Chinese overseas development aid has long been dominated by the state sector. However, an increasingly discussed topic is the role of the non-state – both the for-profit and not-for-profit sectors – in providing development assistance outside of China’s borders. The China Foundation for Poverty Alleviation (CFPA), the largest and most influential Chinese NGO working in the poverty alleviation sector, recently held a ground-breaking forum that addressed this more holistic approach to Chinese overseas aid.
People Helping People
The ‘People’s Forum on International Social Responsibility’ was held at the Overseas Exchange Center of Peking University (北京大学英杰国际交流中心) on the December 16th, 2013. The event marked the culmination of CFPA-funded research projects and the associated release of several publications on the topic of overseas development aid. These included three new books: The Strategy and Roadmap of Chinese NGO’s Internationalization (中国民间组织国际化的战略与路径) by Deng Guosheng; China’s International Social Responsibility and the Role of Chinese Overseas Enterprises (中国国际社会责任与中资海外企业角色) by Zhong Hongwu, Zhang En, and Wei Xiuli; and Strategic Study on China’s Foreign Aid and International Social Responsibility (中国对外援助与国际责任的战略研究) by Liu Hongwu and Huang Meibo. The Forum sought to focus on ‘people’ (the slogan of the forum was ‘people helping people’) and was supported by a number of academic, governmental, and non-governmental institutions, including the Chinese Academy of Social Sciences (CASS), Tsinghua and Zhejiang Normal universities, and the China Association for NGO Cooperation (CANGO).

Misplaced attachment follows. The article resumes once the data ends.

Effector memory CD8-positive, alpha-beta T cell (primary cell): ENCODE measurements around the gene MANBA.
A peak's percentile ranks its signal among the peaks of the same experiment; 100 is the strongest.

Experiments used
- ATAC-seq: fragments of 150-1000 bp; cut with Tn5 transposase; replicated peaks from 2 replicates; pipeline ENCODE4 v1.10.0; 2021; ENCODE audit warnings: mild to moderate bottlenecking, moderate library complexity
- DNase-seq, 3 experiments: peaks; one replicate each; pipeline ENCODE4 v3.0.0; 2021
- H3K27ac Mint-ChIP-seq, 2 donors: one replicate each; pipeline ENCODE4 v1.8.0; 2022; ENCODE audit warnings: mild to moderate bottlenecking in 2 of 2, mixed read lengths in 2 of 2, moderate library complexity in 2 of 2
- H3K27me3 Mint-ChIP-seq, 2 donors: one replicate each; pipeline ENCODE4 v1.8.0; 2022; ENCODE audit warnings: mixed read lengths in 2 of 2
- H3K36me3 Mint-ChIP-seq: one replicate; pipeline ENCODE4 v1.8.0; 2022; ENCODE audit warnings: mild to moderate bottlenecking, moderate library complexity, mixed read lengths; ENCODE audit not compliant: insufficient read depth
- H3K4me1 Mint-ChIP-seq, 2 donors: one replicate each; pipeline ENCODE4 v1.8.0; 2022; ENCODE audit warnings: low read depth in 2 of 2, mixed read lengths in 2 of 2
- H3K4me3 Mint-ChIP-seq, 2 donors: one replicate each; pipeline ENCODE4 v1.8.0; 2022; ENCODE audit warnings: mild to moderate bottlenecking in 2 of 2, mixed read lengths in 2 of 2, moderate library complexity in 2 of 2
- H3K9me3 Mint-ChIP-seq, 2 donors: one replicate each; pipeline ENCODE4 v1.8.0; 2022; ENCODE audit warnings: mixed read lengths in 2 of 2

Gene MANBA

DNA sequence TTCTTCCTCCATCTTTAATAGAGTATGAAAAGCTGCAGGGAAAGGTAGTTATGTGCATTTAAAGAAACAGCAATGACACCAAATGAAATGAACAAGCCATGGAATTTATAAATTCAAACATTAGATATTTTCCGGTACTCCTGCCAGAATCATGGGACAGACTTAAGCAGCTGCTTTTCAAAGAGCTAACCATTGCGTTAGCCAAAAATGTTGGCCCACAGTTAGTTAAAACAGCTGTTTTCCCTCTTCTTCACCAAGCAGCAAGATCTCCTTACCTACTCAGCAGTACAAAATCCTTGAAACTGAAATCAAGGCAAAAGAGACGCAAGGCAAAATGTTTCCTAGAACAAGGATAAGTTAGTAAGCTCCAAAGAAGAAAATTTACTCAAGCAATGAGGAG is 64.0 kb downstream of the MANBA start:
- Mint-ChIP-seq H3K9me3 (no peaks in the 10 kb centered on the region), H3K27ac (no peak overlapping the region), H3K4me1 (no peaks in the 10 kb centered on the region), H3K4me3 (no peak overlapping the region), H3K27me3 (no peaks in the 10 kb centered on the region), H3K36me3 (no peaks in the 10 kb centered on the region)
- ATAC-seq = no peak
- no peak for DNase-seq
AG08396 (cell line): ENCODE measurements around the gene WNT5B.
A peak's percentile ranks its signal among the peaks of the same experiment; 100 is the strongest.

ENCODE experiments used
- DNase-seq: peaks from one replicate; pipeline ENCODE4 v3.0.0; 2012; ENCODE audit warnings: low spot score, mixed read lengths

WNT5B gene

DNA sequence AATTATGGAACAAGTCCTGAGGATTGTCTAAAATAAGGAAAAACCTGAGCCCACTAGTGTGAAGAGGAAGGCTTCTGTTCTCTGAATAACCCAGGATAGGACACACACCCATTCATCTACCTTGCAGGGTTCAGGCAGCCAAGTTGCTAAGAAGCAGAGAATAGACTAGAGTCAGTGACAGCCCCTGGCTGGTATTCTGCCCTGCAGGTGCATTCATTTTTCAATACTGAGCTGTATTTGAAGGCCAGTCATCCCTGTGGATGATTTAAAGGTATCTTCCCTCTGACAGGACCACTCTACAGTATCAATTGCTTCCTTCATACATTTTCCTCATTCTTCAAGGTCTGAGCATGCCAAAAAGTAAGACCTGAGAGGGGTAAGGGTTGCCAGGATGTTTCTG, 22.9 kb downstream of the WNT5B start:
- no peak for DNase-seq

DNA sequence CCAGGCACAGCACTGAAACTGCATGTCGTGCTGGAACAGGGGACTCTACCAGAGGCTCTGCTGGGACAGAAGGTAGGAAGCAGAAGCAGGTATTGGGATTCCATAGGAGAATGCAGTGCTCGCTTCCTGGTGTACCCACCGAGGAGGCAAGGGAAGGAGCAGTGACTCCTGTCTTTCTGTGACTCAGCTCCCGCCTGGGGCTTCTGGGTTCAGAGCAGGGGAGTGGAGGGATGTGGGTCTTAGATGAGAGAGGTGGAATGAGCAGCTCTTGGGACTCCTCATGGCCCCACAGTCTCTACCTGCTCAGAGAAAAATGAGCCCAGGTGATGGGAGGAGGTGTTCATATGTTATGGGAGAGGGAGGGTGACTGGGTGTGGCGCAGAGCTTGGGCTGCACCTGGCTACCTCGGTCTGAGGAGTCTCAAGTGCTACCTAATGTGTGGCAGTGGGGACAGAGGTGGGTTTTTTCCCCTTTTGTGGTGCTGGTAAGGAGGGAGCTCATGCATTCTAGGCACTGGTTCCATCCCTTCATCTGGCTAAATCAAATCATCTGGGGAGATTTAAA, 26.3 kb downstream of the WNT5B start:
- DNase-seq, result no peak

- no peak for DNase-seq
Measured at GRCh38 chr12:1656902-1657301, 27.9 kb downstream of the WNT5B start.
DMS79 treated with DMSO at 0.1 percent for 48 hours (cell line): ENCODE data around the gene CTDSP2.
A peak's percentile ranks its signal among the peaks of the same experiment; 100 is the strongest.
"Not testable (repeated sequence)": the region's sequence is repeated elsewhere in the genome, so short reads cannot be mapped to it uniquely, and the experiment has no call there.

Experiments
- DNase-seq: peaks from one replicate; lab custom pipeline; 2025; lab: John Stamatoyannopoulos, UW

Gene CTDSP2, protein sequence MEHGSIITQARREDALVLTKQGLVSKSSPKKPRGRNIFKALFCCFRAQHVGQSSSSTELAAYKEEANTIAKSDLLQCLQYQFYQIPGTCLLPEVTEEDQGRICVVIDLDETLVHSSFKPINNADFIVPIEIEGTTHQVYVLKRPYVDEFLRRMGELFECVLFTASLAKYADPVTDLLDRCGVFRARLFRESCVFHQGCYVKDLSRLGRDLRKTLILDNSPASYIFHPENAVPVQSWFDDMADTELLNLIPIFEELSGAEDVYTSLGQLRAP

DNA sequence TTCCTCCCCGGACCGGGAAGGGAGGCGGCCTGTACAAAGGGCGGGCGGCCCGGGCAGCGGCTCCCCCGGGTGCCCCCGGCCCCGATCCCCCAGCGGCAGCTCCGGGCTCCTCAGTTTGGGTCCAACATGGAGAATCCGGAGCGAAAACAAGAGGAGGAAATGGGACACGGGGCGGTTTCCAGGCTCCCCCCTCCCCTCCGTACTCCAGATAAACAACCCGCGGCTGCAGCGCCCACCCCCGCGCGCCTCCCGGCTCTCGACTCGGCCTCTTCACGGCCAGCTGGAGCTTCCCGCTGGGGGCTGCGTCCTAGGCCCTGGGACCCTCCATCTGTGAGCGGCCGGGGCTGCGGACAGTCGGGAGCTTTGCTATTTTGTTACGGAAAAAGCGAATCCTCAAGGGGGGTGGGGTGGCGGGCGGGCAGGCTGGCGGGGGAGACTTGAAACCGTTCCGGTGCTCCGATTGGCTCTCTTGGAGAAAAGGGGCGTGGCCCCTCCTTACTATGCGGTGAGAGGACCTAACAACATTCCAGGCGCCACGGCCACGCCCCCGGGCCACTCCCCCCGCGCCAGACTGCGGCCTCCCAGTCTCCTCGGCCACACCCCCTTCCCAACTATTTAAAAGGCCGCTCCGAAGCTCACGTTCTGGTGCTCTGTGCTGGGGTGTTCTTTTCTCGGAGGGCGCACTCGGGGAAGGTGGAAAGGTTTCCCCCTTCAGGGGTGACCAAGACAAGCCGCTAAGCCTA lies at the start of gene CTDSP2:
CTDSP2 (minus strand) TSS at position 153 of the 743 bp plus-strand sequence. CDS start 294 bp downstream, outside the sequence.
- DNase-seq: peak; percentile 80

The Forum was very well attended with over 300 participants, although unfortunately officials from Myanmar were absent as they were stuck in heavy snow in Kunming. Thankfully those who could make it represented a diverse and influential collection of interested parties. Alongside the authors of the books and report papers, there were also high-level government officials, representatives from Chinese enterprises, Chinese and international NGOs, and intergovernmental organizations. CDB’s Executive Director Chen Yimei attended the event in person.
The Aims of the Forum
According to the conference materials, the research project and the forum event had four goals which we paraphrase below:
1) Building consensus
We at the CFPA would like to encourage a pattern of China fulfilling its social responsibilities worldwide, whereby government decision-making is based on coordinated efforts with NGOs, think tanks, and enterprises. We not only want these organizations to cooperate extensively, but to offer dissenting opinions, alternative methodology, and constructive criticism to one another. We would also like to encourage this form of dialogue in aid-recipient countries, to bolster assistance programs and facilitate aid projects.
2) Summarizing experiences
We would like to showcase the most positive and constructive examples of Chinese overseas enterprises, as well as multinational corporations in China, strengthening intercommunication on and fulfilling their Corporate Social Responsibility [CSR].
3) Raising visibility and awareness